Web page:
If you have a low threshold for pain or you’ve never gotten a tattoo before, you should know that getting a blackout tattoo is going to hurt like hell. Your artist will probably run over the same spots on your body several times to ensure that no part is left blank. And, yeah, that doesn’t feel good.
On top of the pain factor, blackout tattoos obviously involve a ton of ink so they can be very expensive. Depending on where you get yours done, artists might charge anywhere from $100 to $300 per hour to do your blackout tattoo. Even if you absolutely love the blackout aesthetic, make sure you have the money for it first.
In terms of the healing process, blackout tattoos typically take about the same amount of time to heal as most other tattoos. Like with other tattoos, your blackout tattoo will also feel itchy and should be washed with soap regularly.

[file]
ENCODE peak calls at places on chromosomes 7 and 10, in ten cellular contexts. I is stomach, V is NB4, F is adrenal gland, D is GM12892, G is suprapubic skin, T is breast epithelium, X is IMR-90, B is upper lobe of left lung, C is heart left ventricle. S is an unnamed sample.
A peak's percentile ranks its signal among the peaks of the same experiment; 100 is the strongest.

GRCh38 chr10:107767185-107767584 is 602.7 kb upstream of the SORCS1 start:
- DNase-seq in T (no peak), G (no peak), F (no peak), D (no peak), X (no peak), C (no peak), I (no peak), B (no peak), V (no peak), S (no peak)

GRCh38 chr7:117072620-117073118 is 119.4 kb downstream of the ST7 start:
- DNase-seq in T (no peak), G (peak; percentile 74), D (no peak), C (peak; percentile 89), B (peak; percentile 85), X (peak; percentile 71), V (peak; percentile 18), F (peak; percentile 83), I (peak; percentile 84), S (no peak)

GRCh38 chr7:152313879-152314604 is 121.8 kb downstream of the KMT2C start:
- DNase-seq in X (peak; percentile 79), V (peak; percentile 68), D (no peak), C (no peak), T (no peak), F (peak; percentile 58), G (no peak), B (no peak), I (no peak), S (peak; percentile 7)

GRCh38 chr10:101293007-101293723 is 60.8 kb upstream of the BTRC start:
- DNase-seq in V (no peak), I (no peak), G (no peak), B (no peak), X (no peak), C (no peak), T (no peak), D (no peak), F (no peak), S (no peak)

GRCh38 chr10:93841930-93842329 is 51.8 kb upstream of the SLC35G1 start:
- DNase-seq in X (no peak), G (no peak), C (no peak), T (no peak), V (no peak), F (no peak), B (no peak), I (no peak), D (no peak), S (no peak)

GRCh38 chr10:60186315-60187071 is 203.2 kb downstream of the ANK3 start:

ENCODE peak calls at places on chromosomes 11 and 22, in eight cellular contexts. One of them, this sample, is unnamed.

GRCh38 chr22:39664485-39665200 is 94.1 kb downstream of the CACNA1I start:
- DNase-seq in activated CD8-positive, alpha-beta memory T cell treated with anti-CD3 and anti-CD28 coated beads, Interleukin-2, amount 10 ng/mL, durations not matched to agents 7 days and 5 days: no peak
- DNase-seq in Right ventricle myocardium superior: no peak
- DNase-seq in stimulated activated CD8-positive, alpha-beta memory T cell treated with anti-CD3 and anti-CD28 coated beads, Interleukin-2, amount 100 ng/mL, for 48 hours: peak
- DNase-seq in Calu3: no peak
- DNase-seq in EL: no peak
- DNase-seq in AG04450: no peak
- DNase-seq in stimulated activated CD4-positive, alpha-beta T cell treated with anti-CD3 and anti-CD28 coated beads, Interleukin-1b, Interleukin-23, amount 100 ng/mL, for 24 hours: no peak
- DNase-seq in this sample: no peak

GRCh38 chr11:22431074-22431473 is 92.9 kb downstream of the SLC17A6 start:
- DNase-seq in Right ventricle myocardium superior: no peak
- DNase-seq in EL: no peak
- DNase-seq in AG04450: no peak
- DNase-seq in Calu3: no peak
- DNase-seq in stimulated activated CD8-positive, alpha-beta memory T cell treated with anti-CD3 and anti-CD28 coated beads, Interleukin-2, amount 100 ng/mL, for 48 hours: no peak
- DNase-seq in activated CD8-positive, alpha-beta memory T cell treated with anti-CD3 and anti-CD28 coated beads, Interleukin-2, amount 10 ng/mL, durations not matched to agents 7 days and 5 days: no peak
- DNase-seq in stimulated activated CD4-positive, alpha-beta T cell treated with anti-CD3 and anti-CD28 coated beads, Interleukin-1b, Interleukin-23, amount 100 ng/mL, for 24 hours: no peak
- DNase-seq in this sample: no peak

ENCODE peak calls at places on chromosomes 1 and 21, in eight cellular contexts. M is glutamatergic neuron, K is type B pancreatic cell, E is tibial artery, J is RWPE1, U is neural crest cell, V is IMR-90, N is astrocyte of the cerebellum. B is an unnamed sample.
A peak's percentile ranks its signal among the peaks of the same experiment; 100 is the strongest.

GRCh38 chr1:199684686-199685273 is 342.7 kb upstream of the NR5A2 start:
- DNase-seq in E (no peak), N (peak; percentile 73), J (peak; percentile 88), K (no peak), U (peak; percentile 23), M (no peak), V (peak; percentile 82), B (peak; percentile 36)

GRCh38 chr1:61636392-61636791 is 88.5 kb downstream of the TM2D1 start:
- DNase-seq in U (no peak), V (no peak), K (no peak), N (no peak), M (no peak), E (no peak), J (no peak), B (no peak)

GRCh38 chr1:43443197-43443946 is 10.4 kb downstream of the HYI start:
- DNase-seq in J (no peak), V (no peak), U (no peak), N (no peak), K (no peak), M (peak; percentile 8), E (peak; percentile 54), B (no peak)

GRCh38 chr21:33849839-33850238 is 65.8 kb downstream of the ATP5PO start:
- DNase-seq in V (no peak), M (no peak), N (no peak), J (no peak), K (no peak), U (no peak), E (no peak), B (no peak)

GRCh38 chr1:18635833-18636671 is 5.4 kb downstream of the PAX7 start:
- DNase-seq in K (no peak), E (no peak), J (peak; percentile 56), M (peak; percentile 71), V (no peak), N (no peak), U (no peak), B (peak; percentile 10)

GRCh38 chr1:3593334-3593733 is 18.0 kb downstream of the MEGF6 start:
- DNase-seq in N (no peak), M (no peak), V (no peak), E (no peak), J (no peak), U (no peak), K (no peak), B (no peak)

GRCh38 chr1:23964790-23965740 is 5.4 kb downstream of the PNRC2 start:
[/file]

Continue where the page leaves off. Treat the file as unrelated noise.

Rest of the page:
What Are the Medical Effects of Blackout Tattoos?
In addition to being painful, blackout tattoos can pose health risks that you should take into consideration before you get one. Getting a large area of your skin filled in with black ink can make it very difficult to recognize if you’re developing melanoma or other skin problems, for example.
It can also make it more difficult for doctors to diagnose other dangerous skin ailments. If you have a history of skin cancer in your family, you may want to reconsider getting that blackout tattoo.